Interview with Carmen Nasr – writer of The Climbers
Can you tell us a bit more about The Climbers? For you, what is it about?
It’s about many things, at least I hope it is! On one level, it’s about the commodification of climbing, about the imperialist roots of the concept of conquering a summit, and the uncomfortable power imbalance between the wealthy, often Western climbing clientele and the local porters and guides, who make it possible for them to climb. But on another level, it’s about individualism in our contemporary world, and its relationship to our search for purpose, as well as how this might manifest in romantic relationships. It’s also about grief and mothers and memory.
What inspired you to write The Climbers?
I was initially inspired by my brother’s experience of climbing Kilimanjaro. As someone who had never climbed a mountain, he went into it quite naively and slightly on a whim and was taken aback by the power imbalances he witnessed and kind of blindsided by how challenging it was, both physically and emotionally. When he told me the whole story of the climb, in full detail, from arriving at the airport, to vivid descriptions of the landscape, to the horrors of altitude sickness – I was captivated. There was an element of classic fireside storytelling, as well as really rich thematic territory. The first idea I had was of a kind of comedy of an unprepared and slightly clueless couple bickering their way up Kilimanjaro. Then through my research I found out that there were over 200 bodies, frozen and stuck on Everest, and the sheer absurdity of this fact, drove me towards the setting of Everest and it grew from there.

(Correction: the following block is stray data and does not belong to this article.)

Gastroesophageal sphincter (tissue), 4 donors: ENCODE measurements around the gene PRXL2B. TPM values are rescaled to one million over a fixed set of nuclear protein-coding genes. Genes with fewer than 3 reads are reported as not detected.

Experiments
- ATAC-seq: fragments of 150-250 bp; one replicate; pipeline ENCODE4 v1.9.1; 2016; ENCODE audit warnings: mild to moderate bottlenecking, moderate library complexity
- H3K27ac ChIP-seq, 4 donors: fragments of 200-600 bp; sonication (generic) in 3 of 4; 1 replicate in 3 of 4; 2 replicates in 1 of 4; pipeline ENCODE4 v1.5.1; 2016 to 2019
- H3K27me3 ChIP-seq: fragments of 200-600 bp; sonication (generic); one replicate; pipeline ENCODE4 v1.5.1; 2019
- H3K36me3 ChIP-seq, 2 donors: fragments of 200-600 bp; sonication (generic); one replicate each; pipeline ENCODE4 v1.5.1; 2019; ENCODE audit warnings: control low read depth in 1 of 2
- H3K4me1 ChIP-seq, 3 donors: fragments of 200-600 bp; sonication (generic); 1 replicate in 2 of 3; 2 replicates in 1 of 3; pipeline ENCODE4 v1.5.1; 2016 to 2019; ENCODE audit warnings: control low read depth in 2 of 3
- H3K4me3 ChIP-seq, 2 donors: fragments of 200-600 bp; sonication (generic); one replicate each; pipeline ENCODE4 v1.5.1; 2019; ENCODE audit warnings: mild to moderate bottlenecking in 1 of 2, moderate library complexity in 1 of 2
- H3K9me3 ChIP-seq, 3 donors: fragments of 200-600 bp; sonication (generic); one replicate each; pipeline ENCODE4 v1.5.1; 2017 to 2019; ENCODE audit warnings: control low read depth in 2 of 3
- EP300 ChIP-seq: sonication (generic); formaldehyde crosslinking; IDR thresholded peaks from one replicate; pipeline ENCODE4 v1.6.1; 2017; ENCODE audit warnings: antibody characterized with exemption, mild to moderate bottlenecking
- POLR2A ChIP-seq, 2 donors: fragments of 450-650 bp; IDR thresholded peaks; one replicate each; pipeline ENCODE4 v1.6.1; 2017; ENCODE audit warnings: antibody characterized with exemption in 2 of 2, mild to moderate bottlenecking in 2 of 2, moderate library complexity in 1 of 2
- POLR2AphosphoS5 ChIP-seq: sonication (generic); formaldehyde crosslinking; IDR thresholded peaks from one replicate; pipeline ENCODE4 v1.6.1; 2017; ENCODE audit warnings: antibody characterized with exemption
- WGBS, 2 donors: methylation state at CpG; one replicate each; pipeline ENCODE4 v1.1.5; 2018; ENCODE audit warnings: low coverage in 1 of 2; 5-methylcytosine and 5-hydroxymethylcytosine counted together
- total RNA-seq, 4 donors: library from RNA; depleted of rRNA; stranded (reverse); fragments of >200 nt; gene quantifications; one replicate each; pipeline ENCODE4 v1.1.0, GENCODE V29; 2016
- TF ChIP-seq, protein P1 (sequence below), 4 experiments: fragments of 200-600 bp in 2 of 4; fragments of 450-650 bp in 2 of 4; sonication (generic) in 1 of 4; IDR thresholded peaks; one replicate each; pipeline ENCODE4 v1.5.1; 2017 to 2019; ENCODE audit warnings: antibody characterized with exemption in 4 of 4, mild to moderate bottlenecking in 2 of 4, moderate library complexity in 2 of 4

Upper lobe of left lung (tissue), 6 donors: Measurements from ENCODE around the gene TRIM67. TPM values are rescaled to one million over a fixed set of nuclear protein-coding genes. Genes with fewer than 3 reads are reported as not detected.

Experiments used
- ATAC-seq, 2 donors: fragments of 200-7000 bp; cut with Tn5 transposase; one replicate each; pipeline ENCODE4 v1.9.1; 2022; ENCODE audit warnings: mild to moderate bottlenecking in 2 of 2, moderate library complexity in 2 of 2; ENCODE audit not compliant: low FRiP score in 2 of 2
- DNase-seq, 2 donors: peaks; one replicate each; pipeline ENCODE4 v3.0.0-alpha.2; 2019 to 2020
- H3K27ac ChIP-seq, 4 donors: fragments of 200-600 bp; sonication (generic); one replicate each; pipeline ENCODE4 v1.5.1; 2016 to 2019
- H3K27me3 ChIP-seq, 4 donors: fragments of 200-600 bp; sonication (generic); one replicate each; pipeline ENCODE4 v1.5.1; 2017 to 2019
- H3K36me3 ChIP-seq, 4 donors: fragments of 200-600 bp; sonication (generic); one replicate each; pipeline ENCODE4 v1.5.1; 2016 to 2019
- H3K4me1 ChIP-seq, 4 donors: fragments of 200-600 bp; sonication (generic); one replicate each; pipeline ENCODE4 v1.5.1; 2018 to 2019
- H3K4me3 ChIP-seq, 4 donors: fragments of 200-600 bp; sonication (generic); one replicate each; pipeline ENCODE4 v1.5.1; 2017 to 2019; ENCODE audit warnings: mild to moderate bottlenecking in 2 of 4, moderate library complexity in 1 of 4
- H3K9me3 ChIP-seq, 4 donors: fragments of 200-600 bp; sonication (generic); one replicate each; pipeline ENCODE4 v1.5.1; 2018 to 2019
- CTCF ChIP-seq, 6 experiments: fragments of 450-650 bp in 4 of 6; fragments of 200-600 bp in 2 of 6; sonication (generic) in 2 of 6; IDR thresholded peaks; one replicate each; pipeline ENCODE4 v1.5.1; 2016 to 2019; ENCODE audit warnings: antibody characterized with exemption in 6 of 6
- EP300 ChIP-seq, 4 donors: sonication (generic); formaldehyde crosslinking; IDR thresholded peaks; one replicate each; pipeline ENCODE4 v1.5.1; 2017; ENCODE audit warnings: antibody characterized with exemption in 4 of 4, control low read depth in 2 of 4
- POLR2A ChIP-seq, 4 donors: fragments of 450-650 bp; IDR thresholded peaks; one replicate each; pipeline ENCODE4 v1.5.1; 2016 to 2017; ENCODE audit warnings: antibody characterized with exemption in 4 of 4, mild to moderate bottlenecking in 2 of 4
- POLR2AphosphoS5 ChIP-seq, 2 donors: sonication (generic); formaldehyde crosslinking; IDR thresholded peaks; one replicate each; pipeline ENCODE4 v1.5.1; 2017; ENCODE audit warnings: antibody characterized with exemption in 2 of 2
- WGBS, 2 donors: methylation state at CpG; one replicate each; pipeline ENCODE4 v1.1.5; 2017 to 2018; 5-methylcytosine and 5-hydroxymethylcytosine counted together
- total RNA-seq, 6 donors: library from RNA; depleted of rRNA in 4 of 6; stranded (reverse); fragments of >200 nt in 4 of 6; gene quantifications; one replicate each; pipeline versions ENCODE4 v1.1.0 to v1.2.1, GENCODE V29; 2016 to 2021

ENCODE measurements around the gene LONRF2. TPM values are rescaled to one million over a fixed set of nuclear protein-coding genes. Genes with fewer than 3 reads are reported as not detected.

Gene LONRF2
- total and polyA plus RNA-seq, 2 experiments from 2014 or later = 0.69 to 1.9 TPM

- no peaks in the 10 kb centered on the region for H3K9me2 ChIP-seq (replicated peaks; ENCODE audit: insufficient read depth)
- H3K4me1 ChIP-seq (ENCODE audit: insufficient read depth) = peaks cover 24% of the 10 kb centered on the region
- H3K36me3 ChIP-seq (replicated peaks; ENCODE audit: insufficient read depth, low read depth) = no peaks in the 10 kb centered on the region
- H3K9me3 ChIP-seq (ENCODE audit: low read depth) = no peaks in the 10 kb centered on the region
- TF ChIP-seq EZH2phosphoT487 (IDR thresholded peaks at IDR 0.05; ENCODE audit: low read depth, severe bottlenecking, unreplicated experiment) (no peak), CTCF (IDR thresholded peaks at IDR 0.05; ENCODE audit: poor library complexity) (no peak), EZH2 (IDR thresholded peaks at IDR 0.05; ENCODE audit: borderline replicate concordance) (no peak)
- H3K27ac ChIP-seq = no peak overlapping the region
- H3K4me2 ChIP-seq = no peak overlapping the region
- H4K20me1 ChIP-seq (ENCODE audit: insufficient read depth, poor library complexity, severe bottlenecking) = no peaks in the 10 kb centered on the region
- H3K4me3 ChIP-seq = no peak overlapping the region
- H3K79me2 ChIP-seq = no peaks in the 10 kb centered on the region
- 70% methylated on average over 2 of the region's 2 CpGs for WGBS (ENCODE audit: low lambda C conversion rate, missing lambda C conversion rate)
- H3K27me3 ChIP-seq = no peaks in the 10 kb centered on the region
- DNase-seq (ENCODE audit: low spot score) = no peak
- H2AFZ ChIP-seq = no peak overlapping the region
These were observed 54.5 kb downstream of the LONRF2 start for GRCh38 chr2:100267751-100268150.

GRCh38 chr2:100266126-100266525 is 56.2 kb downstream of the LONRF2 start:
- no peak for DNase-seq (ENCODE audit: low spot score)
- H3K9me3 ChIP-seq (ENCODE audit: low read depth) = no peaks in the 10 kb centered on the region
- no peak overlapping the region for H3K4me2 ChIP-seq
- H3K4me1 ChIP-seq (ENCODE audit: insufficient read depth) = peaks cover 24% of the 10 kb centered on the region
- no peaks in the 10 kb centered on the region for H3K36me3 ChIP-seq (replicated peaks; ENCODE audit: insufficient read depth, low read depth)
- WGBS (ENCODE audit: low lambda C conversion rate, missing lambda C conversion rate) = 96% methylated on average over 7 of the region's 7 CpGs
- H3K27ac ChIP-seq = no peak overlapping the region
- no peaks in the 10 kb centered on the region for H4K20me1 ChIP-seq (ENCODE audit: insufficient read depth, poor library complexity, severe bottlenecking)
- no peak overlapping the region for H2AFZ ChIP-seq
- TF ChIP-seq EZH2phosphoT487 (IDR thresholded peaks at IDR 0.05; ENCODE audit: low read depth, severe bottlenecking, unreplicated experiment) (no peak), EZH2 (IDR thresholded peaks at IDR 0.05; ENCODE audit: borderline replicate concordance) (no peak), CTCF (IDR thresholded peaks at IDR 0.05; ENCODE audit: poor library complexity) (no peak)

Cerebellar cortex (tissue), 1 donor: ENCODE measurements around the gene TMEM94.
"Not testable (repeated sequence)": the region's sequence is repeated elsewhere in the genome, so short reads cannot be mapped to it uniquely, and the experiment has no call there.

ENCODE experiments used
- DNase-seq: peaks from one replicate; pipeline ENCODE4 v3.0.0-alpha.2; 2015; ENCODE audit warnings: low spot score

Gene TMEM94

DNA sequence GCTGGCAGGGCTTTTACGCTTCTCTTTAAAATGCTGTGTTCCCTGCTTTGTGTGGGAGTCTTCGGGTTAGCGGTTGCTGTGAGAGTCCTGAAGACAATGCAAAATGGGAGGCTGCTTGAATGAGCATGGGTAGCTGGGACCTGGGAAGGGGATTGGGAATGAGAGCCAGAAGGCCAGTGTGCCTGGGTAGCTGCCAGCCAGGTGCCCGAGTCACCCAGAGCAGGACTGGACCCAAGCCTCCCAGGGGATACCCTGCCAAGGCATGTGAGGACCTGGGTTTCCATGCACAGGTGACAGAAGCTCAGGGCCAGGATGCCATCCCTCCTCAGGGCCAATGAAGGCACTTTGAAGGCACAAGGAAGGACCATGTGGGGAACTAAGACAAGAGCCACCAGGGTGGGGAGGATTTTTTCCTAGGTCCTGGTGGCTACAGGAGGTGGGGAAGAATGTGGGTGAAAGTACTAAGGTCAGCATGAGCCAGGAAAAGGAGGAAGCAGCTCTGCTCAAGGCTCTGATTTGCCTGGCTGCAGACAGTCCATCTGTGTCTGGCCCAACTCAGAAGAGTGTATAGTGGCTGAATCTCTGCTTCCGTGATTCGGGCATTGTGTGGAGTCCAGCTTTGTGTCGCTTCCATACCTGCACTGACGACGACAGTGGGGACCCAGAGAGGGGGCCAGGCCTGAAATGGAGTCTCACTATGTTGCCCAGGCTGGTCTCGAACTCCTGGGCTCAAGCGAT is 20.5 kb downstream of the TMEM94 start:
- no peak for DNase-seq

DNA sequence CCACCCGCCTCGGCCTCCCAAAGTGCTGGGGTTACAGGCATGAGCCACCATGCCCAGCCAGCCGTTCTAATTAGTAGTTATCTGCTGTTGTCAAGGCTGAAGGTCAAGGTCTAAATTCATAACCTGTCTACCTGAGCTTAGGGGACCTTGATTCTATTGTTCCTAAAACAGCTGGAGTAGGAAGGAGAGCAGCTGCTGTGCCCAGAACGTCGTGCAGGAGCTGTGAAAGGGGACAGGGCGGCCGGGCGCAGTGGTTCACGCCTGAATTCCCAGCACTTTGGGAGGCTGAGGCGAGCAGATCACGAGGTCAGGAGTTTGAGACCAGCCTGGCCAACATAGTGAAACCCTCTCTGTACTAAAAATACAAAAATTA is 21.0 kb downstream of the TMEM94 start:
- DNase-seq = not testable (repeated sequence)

There must have been a huge amount of research you had to go through to put this story together, can you tell us more about that process?